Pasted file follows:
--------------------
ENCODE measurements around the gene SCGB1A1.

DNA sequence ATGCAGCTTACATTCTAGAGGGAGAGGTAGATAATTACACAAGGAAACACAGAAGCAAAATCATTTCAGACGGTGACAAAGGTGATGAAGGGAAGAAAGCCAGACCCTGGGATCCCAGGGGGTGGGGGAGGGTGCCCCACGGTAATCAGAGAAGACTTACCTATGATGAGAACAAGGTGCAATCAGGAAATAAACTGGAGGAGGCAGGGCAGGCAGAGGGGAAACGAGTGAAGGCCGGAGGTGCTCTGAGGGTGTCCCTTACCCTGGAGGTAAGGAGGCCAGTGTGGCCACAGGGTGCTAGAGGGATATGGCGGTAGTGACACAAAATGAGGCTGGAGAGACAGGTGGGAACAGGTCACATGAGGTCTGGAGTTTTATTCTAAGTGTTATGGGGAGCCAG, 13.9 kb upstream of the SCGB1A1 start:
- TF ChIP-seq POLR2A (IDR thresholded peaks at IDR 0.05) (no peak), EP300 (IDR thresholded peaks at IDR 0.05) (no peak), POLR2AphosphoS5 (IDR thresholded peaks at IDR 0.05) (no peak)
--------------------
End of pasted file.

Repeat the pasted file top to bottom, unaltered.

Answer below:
ENCODE measurements around the gene SCGB1A1.

DNA sequence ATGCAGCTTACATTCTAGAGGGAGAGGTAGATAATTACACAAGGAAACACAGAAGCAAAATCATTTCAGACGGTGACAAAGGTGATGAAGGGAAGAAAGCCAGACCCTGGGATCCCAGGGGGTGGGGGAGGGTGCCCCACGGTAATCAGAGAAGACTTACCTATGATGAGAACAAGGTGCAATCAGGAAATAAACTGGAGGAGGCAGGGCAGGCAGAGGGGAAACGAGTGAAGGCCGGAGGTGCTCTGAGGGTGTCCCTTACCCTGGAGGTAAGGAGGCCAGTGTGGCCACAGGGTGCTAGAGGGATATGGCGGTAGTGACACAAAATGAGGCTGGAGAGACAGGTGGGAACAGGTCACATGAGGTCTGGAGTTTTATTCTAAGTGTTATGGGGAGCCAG, 13.9 kb upstream of the SCGB1A1 start:
- TF ChIP-seq POLR2A (IDR thresholded peaks at IDR 0.05) (no peak), EP300 (IDR thresholded peaks at IDR 0.05) (no peak), POLR2AphosphoS5 (IDR thresholded peaks at IDR 0.05) (no peak)